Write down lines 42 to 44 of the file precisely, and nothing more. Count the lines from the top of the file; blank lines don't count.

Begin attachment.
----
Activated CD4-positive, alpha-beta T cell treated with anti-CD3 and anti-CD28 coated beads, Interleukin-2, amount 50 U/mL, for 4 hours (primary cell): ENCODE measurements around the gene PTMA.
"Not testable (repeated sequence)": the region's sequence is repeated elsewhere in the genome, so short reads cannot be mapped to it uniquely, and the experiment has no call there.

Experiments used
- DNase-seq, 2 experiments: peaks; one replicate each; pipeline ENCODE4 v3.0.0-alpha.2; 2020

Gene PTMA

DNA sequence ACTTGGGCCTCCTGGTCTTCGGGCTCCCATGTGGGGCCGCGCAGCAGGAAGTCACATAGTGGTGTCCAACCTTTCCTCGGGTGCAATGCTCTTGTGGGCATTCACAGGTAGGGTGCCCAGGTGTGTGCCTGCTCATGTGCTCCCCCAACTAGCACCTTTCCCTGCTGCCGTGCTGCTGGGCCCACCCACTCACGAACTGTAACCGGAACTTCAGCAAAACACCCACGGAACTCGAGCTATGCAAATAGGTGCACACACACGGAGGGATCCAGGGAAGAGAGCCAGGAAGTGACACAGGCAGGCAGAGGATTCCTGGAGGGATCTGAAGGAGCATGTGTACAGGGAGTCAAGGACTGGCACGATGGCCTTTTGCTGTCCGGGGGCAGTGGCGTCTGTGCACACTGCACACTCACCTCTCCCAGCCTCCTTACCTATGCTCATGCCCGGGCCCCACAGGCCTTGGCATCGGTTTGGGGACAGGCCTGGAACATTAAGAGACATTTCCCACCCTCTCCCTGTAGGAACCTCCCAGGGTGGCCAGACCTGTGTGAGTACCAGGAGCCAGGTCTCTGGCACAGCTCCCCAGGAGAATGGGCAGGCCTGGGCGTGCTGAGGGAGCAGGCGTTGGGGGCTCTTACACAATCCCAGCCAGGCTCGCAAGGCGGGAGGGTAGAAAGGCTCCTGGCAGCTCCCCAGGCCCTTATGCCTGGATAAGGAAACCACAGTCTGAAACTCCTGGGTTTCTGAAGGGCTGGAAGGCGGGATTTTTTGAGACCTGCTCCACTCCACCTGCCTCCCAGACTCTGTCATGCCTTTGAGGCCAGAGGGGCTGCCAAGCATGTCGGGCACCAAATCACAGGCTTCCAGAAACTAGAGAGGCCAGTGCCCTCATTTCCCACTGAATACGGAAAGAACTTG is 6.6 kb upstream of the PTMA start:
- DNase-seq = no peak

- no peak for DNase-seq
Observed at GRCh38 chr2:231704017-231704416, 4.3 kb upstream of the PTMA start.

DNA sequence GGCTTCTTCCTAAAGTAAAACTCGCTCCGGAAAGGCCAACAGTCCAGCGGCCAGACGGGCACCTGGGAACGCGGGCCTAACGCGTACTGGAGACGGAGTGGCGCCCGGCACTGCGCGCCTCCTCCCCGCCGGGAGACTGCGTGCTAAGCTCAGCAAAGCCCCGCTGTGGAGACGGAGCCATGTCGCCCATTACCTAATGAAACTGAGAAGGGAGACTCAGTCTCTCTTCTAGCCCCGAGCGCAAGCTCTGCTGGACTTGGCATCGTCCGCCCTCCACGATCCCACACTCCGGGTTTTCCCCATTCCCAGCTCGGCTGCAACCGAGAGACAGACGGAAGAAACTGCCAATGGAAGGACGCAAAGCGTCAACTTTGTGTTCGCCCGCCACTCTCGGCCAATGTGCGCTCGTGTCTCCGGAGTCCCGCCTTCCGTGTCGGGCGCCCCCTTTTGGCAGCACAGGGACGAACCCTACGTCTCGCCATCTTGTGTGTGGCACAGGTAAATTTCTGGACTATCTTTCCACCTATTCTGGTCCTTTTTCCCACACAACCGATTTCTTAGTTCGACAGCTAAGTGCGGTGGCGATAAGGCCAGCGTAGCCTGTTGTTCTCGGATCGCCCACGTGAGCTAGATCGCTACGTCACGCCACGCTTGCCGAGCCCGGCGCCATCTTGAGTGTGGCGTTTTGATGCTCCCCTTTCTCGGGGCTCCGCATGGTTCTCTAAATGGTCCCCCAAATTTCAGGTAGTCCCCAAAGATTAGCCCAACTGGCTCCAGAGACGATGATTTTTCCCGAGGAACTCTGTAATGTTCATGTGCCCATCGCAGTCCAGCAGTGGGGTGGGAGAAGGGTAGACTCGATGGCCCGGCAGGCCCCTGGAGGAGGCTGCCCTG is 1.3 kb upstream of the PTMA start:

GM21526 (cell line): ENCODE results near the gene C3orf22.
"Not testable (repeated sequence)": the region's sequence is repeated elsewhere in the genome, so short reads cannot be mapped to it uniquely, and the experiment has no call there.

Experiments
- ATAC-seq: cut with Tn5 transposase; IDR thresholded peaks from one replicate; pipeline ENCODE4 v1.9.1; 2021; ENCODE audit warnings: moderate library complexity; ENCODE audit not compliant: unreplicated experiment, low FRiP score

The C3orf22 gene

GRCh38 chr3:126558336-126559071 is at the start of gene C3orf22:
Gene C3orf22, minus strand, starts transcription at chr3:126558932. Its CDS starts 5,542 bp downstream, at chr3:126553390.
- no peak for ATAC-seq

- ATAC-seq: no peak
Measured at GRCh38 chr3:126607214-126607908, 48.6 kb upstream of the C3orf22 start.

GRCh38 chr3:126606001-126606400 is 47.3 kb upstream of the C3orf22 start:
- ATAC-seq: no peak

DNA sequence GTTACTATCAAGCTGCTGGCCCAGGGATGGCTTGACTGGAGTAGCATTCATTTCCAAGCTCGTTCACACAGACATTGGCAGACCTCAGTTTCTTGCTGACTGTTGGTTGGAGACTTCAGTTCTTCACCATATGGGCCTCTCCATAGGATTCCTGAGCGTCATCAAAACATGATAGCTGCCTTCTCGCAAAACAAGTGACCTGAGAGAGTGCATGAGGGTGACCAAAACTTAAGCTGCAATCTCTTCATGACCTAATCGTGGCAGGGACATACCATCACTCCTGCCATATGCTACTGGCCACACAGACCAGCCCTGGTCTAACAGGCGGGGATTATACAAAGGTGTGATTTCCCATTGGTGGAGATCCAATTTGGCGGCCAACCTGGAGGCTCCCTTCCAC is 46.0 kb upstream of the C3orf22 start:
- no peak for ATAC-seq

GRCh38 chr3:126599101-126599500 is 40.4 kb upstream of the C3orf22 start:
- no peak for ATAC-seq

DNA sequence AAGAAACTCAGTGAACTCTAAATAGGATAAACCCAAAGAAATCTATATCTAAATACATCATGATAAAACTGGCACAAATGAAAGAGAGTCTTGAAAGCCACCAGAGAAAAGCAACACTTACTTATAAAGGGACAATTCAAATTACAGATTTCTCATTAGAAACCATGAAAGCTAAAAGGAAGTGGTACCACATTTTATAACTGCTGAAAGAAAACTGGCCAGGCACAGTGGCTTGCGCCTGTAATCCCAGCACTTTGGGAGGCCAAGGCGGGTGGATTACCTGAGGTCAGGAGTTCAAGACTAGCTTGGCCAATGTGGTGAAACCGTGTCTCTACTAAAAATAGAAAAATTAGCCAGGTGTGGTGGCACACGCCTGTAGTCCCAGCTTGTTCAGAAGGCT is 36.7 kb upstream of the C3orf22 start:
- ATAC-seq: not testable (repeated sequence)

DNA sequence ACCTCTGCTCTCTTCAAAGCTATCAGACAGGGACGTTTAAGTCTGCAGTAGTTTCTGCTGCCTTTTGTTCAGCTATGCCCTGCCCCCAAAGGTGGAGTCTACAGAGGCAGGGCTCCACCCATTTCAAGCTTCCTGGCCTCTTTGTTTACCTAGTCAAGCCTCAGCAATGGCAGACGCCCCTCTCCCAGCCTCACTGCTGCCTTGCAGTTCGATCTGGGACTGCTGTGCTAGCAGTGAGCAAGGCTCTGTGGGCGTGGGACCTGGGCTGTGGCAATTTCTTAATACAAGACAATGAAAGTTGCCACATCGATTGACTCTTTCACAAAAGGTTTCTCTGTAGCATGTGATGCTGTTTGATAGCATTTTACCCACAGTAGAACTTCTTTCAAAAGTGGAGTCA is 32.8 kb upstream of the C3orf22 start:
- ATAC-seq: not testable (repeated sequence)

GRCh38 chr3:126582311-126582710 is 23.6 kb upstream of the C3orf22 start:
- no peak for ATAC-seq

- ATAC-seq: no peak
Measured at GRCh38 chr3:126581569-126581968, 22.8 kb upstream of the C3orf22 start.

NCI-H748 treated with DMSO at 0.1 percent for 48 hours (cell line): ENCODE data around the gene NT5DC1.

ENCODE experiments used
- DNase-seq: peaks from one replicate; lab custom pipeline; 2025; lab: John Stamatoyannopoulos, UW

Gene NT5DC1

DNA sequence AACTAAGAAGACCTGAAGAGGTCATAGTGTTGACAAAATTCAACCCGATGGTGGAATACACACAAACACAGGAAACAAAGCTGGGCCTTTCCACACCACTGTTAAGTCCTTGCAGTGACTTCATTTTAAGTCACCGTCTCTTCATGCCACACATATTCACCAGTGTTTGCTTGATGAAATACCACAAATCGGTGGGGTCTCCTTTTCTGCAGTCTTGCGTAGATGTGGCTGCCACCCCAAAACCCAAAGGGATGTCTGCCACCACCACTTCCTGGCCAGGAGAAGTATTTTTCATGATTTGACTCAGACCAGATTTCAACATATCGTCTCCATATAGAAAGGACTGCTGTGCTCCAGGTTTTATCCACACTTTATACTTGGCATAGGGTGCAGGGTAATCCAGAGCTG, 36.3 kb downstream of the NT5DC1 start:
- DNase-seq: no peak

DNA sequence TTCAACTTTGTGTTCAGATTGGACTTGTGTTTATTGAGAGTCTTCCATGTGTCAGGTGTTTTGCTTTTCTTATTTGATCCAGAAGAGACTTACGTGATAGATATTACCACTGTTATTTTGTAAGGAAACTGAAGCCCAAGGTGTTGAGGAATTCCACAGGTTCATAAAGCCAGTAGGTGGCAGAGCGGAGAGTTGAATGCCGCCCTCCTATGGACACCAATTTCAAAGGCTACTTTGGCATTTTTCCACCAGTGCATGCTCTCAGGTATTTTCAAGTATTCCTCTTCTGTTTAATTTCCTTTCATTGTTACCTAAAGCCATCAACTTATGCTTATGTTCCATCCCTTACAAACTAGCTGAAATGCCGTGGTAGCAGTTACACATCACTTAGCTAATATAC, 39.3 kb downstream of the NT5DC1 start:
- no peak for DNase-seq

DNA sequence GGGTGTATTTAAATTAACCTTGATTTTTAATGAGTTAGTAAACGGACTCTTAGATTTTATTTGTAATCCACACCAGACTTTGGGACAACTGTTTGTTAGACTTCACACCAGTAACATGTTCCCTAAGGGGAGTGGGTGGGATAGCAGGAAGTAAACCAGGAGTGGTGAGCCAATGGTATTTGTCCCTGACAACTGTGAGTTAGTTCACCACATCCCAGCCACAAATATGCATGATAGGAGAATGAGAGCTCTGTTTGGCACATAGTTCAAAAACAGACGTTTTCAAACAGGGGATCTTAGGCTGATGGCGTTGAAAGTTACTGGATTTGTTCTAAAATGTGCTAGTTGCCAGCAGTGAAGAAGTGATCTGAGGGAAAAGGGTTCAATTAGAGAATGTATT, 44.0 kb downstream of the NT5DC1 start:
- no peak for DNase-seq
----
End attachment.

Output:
- no peak for DNase-seq

DNA sequence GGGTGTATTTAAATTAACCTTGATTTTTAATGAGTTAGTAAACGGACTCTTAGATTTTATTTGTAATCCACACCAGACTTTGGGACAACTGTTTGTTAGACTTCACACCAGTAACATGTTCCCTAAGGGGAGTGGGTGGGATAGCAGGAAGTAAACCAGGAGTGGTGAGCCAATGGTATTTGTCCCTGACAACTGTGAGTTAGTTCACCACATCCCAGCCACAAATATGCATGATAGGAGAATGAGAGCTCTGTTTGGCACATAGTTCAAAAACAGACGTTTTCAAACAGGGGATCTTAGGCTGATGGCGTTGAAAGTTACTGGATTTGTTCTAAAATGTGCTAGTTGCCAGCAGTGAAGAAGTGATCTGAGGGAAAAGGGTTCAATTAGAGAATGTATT, 44.0 kb downstream of the NT5DC1 start:
- no peak for DNase-seq